private/proprietary protocols


Mark Crispin (MRC%PANDA@SUMEX-AIM.ARPA)
Wed 14 May 86 12:30:04-PDT


Personally, I think that proprietary protocols have no place in the Internet
research/military community. They are absolutely not in the best interest
of US national defense. Quite enough problems exist because the UUCP protocol
is AT&T proprietary. As a software vendor, I sympathize with the need for
trade secret and other forms of software protection. However, a deliberate
attempt to lock out interoperability with other vendors' products is bad for
the customer and ultimately bad for the vendor.

Private protocols should be discouraged as much as possible. If a protocol is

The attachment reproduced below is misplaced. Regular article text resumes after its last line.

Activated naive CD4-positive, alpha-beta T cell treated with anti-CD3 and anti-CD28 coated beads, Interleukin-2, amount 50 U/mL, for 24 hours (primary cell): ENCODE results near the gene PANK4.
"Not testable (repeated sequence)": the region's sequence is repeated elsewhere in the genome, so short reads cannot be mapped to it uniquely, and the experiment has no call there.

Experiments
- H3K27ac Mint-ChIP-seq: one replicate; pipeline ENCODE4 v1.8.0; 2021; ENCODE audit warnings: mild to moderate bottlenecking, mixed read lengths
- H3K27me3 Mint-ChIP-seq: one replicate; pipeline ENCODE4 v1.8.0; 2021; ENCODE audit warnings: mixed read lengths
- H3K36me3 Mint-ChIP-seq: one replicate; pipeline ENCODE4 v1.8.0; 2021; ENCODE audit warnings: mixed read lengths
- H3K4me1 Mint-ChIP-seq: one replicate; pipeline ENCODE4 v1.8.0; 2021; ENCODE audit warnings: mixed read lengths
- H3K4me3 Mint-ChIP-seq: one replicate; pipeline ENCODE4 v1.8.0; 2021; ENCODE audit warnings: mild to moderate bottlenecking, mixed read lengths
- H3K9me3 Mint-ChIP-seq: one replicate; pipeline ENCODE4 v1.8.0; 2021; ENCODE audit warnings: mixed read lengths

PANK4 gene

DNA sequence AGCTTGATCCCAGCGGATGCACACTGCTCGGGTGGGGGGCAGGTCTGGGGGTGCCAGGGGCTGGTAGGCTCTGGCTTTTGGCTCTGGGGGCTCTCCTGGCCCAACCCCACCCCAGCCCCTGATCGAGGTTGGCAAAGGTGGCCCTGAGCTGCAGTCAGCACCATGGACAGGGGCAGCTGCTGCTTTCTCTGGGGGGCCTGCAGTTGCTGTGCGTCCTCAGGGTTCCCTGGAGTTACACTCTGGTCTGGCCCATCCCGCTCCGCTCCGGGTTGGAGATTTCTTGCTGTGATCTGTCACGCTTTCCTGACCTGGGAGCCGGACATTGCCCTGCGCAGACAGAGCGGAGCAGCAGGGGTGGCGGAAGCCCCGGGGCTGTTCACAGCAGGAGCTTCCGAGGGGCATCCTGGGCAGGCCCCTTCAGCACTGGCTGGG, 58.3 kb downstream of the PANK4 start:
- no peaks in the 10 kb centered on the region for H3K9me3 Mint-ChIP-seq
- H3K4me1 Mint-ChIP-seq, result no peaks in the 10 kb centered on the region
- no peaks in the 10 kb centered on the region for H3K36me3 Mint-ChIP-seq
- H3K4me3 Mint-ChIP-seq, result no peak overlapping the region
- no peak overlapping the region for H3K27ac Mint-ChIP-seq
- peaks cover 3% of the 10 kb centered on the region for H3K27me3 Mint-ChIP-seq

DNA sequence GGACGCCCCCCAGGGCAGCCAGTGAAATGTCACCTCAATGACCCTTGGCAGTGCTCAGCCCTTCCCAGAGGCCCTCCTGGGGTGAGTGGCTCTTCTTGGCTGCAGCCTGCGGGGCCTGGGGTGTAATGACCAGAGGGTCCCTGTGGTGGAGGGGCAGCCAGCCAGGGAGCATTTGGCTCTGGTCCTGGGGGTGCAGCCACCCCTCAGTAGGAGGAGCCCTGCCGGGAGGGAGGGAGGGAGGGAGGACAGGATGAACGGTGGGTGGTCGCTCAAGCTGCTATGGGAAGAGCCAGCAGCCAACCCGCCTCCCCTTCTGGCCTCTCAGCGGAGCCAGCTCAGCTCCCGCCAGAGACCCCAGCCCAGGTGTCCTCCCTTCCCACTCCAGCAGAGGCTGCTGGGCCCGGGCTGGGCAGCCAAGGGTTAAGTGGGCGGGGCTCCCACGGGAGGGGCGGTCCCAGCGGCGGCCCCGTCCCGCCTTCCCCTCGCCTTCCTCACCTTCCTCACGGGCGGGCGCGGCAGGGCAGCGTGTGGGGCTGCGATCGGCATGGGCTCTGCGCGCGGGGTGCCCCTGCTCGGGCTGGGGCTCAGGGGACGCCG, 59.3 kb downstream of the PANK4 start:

useful enough to consume part of the Internet namespace, it is useful enough
to be documented for the rest of the Internet community. My feeling is that
if there MUST be a private protocol assignment it should be "one port per
organization", and that organization should make some arrangement to identify
which of their private protocols they way (e.g. the first octet from the user
agent identifies "MIT protocol #n", or "Symbolics protocol #n", etc.)

I have occasionally been frustrated with the delays and paperwork involved
in getting numbers assigned by Postel, but at the same time I feel these
procedures are necessary. If anything, Jon has erred on the side of giving
out a number in questionable circumstances. I vote to keep the current
procedure; if it ain't broke don't fix it.

-- Mark --
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